Red-legged Honeycreeper

(Cyanerpes cyaneus)


Unlike most tropical passerines, the male Red-legged Honeycreeper has an "eclipse" color phase outside the breeding season, when he is a dull olive-green, much like the female. When breeding season is over, he moults into a fresh coat of olive-green, and the process begins all over again.

One look at the Red-legged Honeycreeper and it's easy to see where it gets its name.  Largest of the Cyanerpes honeycreepers at about 12 centimeters long, both male and female Red-legged Honeycreepers sport bright, candy-red legs and a long, sharp bill that's almost as recognizable as their legs.  Males in breeding plumage are a brilliant blue, with azure cap and black wings and tail.  Yellow underwing coverts flash conspicuously when the birds are in flight.  Females are olive-green above and paler below; males in eclipse plumage resemble the females, but retain their black wings and tails.

The Honeycreeper's thin, downward-curving bill is an adaptation to nectar-eating, but also allows the Honeycreeper specialized access to fruit and insects.  Honeycreepers are able to reach into the narrow cracks of ripening arillate fruit husks to nip bits off the rich arils inside, long before birds with shorter, heavier bills can reach them.  In the same way, the bill fits neatly into cracks in tree bark and behind twisting vines to pluck out insects too small and hidden for other birds to find.  These tiny insects, in fact, make up the majority of the Red-legged Honeycreeper's diet.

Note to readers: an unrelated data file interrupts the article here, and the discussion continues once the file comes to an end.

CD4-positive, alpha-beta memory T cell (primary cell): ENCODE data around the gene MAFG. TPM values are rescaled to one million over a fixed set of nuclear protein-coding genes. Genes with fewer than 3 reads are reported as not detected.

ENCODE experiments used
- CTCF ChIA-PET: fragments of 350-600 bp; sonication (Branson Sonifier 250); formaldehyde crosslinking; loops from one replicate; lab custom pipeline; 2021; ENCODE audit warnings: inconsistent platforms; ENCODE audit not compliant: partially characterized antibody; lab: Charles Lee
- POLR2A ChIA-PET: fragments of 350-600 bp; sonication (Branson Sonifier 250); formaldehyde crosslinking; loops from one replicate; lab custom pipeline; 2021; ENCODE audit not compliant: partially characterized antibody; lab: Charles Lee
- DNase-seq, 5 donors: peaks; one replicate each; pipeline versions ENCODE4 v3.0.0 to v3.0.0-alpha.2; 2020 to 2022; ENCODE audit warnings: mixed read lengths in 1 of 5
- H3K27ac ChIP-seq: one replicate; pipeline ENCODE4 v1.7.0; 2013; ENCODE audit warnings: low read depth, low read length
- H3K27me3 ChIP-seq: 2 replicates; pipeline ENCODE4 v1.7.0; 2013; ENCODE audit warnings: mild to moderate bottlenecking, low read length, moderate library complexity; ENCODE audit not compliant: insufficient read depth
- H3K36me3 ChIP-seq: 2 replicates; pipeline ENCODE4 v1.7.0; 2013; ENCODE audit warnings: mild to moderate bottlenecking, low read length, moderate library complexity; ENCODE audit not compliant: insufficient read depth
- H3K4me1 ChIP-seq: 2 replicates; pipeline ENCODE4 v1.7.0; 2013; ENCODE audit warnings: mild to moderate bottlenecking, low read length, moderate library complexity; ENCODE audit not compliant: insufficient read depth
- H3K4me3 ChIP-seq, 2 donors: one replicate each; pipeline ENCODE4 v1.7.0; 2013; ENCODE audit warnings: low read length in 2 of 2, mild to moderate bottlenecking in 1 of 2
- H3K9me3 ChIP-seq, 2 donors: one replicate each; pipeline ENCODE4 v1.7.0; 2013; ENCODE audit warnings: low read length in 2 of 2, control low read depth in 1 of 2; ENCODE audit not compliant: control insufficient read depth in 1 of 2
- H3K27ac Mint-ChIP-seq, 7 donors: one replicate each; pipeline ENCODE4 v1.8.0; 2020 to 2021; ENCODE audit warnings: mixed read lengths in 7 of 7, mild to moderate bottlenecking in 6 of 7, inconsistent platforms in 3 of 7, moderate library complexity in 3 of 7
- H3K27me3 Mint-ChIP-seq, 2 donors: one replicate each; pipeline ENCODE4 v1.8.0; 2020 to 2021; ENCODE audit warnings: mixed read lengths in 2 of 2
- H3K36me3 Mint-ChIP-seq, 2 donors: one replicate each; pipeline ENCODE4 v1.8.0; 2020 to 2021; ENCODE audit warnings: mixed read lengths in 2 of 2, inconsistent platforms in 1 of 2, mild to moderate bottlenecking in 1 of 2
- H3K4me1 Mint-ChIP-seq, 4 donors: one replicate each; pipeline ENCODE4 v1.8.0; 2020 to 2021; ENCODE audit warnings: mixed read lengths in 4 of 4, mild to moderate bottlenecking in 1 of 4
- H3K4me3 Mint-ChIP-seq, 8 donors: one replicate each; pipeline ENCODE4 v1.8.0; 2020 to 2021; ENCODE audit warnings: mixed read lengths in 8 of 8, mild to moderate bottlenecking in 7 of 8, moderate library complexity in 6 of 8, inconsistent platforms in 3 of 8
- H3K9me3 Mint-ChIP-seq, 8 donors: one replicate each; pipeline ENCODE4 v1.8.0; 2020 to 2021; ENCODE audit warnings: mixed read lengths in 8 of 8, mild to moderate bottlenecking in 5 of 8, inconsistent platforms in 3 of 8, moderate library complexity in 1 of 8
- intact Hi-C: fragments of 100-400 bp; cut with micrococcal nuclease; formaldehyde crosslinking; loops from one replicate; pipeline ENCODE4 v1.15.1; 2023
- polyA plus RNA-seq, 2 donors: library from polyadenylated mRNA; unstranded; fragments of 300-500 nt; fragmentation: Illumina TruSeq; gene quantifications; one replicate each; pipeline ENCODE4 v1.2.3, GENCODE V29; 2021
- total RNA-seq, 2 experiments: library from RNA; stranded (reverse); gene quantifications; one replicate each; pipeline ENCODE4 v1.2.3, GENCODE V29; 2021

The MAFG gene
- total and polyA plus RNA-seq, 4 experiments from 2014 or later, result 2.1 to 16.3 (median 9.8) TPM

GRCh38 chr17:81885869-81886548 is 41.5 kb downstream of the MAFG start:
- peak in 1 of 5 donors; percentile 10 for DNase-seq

Common and widespread throughout its range, the Red-legged Honeycreeper is currently not considered threatened.  However, "harvesting" of the Red-legged Honeycreeper is allowed in Mexico for part of the year, most likely to supply the pet and caged bird trade.


From southeast Mexico through Panama to Colombia, Venezuela, Brazil, Ecuador & Peru.


Forests and forest edges, including around cacao and shade-grown coffee plantations, where trees have been only partially cleared.


Primarily insects, significantly more than other tanagers. Also tiny berries and fleshy arils, and nectar when seasonally available.


Nest are constructed exclusively by the female, and she does all the incubation and brooding for the pair's two eggs. Eggs hatch in 12-14 days, and chicks fledge around 14 days later. Both parents feed the chicks. Spiders are a favorite!


Not Under Threat (Least Concern)

At the Aviary

Visit the Red-legged Honeycreeper in the Tropical Rainforest